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OF THE HUMANITY OF CHRIST.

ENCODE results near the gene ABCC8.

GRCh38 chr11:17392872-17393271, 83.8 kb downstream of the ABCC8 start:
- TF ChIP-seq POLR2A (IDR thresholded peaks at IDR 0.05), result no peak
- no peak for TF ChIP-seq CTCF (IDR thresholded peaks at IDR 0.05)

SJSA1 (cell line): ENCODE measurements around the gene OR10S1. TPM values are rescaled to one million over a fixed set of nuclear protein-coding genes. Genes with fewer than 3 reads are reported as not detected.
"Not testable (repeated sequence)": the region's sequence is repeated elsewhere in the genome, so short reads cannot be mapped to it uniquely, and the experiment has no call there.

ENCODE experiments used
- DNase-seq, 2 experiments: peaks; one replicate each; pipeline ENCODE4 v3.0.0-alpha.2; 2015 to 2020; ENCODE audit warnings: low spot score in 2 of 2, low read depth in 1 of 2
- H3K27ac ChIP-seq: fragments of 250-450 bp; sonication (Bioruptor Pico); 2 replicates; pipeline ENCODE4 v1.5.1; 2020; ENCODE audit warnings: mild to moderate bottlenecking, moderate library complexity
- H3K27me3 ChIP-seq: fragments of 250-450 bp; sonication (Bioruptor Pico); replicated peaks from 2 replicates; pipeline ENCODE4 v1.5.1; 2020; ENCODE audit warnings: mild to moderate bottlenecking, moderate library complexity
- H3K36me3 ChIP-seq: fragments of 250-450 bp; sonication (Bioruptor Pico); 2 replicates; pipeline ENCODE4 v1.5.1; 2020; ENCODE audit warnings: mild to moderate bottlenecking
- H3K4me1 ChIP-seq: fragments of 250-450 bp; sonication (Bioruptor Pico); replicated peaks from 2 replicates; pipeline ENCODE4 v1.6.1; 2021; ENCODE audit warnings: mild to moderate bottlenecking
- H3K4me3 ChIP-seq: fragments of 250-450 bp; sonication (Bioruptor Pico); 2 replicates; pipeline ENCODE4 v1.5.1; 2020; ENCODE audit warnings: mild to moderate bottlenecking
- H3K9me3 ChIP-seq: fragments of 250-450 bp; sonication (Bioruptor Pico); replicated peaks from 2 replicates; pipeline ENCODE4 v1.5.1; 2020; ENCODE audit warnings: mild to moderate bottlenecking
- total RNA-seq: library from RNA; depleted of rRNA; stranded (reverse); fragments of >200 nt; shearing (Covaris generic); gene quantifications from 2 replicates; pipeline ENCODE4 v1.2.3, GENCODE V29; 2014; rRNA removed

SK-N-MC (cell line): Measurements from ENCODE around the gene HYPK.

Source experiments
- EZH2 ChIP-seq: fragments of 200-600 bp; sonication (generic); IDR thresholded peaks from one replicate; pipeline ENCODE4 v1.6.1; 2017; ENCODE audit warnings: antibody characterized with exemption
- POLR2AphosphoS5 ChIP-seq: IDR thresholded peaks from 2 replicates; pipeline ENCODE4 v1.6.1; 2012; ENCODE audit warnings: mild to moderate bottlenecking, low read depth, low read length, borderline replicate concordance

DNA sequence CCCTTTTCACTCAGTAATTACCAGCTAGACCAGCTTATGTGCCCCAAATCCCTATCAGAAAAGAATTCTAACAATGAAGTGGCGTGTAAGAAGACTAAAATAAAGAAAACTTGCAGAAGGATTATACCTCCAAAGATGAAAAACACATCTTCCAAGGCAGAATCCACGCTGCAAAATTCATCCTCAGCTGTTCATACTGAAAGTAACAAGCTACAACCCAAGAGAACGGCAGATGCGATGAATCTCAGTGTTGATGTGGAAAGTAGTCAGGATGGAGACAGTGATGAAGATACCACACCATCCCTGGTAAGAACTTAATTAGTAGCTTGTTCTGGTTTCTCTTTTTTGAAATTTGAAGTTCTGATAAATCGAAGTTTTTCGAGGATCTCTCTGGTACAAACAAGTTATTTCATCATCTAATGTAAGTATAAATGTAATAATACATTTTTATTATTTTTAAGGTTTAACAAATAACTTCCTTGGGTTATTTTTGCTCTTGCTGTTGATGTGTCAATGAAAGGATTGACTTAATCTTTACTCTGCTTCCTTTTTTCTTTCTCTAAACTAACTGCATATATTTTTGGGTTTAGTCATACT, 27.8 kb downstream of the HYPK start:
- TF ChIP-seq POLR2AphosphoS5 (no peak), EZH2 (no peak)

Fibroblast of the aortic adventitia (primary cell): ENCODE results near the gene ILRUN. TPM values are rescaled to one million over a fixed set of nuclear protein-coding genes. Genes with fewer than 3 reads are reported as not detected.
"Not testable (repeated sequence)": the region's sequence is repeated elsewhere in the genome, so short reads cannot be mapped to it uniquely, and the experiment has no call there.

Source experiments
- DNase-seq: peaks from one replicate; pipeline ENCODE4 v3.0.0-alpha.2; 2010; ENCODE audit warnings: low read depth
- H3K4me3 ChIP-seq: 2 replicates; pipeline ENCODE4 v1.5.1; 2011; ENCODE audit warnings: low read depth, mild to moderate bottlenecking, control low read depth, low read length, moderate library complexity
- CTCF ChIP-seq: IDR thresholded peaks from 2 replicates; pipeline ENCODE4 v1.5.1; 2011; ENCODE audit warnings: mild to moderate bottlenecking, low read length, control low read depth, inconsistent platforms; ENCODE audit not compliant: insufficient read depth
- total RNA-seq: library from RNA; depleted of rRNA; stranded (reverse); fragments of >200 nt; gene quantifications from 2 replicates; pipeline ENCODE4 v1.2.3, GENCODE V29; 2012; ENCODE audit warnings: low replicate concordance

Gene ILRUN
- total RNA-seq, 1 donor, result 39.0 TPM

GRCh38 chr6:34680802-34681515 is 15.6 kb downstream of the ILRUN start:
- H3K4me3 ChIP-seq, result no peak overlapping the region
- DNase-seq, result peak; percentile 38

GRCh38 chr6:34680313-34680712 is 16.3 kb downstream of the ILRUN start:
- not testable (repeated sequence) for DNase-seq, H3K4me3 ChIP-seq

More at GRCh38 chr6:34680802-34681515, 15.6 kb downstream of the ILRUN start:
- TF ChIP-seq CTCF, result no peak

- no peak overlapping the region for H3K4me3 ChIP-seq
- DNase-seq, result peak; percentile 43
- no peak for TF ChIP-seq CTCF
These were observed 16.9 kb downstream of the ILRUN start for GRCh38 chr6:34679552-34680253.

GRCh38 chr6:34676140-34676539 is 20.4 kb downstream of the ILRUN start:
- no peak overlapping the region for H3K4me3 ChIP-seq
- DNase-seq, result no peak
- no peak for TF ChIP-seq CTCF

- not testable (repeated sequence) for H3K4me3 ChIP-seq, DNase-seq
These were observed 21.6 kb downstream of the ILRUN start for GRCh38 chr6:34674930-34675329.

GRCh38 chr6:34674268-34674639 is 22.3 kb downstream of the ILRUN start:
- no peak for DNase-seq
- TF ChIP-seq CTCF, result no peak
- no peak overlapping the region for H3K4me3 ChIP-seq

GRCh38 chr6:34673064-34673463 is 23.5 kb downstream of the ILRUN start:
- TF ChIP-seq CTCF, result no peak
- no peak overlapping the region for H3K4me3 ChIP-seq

[§ 55. The Mystery of the Incarnation.] The subject of our Saviour’s most holy birth and in fancy is brimful of joy, of tenderness, of edification: of joy in respect of our own exceeding gladness; of tenderness in regard to His sufferings; and of edification because of the lessons taught us. For what more joyful than to behold as Man Him who, as we know, is man’s Creator? What, again, should seem to man more touching than to see, as he does, with unveiled eye, that in the Person of this Meditator of God and men, our Lord Jesus Christ, after a certain wondrous and ineffable manner, eternity begins to be, and majesty is shrouded in humility? He who IS everlasting in the Bosom of the Father is conceived in a Mother’s womb. Born from eternity of His Father without mother, He is born in time of His Mother without father. He who clothed the earth with trees and verdure, who decked the sky with its lamps, who peopled 153the sea with fishes, lies wrapped in rags. He whom the heaven of heavens cannot hold is confined in a narrow manger, is fed with a Mother’s milk. The Wisdom, whose wisdom has neither beginning nor end, who is Himself the very Wisdom of God the Father, advances from less to greater. He, whose eternity cannot be contracted even as it cannot be increased, exists by measurement of days and hours; and the primal Author of grace, its Preserver and its Rewarder, grows in grace. He who is the object of the adoration of all created being, and to whom every knee is bowed, is made subject to human parents. Let us add farther, if we may, the following: ‘He is baptised; yes in deed; the Lord by His servant, God by a man, the King by His subject. He whom angels serve is tempted by the devil. Food hungers, the Fountain thirsts, the Way is weary, Greatness is brought low, Might is weakened, Power enfeebled, Glory despised and wronged, Joy mourns, Gladness grieves, Majesty is shrouded in humility, and Life in death.’